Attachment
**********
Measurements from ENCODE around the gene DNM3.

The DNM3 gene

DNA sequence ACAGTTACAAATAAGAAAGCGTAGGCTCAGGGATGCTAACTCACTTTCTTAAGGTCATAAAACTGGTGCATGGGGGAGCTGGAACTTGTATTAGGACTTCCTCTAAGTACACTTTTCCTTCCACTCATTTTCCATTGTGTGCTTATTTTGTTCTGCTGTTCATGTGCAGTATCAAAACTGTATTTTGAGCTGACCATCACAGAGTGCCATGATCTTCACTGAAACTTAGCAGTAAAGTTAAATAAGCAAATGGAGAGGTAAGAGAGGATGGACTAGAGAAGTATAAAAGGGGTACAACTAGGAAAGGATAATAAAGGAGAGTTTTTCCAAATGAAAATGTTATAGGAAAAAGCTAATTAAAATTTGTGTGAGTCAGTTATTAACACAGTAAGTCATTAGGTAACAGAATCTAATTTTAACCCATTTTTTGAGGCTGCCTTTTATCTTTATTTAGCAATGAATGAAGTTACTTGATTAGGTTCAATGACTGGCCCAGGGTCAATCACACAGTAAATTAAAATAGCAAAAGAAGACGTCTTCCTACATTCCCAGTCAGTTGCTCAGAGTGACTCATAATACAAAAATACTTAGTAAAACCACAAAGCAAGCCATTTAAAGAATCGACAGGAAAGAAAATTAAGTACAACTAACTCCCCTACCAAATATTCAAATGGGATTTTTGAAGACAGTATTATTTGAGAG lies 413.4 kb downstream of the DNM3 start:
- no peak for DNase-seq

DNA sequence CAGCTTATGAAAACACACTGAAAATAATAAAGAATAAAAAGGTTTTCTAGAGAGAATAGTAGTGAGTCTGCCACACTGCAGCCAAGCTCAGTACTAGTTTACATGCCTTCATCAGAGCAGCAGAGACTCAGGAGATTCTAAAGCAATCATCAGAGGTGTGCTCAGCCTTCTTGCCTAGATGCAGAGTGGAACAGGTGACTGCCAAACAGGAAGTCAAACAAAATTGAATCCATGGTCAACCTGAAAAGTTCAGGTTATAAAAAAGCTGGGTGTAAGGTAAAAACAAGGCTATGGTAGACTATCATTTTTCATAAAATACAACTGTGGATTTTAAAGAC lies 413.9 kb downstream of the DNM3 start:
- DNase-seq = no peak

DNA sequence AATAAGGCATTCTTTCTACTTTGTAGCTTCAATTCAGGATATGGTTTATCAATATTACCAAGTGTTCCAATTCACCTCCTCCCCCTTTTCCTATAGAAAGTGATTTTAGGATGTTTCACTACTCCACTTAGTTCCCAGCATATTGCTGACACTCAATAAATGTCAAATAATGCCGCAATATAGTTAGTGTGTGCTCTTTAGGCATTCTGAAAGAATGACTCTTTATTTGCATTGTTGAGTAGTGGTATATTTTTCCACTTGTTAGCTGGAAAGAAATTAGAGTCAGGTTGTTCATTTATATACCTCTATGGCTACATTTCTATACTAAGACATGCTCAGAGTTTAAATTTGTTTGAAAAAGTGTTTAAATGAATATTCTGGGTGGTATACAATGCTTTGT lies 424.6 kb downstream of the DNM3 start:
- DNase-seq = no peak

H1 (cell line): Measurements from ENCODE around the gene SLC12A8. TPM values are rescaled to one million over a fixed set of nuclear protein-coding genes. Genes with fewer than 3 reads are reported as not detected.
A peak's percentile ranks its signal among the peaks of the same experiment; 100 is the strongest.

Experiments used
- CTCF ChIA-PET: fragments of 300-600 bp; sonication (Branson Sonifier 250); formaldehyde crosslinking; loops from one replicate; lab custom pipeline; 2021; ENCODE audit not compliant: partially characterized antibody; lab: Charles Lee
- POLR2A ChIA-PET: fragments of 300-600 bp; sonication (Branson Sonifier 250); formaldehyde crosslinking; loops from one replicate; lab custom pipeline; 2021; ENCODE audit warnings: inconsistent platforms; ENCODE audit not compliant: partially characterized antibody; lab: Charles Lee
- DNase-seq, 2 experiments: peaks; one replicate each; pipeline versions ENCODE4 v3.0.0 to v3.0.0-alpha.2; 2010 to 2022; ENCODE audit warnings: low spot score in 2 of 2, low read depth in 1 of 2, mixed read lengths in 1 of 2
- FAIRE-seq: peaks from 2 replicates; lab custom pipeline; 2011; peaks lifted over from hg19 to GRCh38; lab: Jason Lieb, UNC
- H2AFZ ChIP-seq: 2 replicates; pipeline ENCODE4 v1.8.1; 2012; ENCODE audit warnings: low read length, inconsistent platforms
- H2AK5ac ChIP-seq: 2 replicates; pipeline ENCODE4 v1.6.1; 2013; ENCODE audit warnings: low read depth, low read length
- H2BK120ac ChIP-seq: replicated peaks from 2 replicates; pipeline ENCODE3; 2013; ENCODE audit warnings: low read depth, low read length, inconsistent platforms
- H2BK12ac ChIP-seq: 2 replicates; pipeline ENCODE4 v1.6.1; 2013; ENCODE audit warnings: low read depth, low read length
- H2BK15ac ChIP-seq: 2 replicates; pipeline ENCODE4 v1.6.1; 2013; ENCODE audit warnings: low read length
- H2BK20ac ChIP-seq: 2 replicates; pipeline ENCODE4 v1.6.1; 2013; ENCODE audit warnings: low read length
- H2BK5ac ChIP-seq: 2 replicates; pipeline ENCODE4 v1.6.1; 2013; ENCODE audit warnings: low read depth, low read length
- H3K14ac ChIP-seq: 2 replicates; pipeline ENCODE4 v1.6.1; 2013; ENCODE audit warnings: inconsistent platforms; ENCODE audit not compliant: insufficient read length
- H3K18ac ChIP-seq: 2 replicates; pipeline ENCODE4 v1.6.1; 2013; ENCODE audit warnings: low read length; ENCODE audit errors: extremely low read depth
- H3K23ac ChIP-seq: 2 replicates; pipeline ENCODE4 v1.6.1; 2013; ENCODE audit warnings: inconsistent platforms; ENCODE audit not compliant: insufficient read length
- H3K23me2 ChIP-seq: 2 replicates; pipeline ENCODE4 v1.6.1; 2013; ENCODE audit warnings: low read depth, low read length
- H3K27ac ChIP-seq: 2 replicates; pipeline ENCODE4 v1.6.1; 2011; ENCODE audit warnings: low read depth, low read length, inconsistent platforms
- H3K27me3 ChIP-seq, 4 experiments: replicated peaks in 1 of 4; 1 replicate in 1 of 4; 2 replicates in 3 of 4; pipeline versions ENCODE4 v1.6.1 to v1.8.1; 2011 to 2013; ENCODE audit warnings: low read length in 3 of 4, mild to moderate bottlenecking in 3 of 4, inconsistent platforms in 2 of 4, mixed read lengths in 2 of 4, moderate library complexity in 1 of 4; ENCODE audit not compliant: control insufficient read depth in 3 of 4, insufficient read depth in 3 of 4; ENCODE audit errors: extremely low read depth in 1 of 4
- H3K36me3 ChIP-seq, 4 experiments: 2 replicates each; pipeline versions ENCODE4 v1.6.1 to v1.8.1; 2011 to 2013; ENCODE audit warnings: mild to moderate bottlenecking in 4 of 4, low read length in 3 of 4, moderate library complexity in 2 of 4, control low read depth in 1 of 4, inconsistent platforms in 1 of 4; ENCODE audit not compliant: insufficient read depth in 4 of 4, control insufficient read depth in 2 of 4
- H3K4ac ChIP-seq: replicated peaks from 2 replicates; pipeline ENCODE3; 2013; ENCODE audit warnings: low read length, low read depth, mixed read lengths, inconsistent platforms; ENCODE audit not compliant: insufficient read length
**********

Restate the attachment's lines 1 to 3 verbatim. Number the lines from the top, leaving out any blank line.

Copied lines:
Measurements from ENCODE around the gene DNM3.

The DNM3 gene

DNA sequence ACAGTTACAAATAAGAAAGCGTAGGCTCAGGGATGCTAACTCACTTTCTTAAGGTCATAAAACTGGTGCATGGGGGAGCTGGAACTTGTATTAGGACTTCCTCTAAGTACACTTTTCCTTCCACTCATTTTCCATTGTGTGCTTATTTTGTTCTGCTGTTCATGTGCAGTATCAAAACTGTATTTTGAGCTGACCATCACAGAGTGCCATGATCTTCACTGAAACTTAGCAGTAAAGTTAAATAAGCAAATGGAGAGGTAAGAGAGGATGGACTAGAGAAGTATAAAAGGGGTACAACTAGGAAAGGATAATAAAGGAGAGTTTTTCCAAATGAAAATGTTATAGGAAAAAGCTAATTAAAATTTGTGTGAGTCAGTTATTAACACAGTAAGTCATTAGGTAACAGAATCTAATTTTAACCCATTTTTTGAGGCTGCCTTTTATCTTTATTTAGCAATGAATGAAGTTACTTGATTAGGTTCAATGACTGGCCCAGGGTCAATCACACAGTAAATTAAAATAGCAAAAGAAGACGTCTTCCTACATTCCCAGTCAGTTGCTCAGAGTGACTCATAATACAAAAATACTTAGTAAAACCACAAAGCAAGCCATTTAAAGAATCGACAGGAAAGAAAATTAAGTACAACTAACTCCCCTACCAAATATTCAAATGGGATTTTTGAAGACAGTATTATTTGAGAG lies 413.4 kb downstream of the DNM3 start: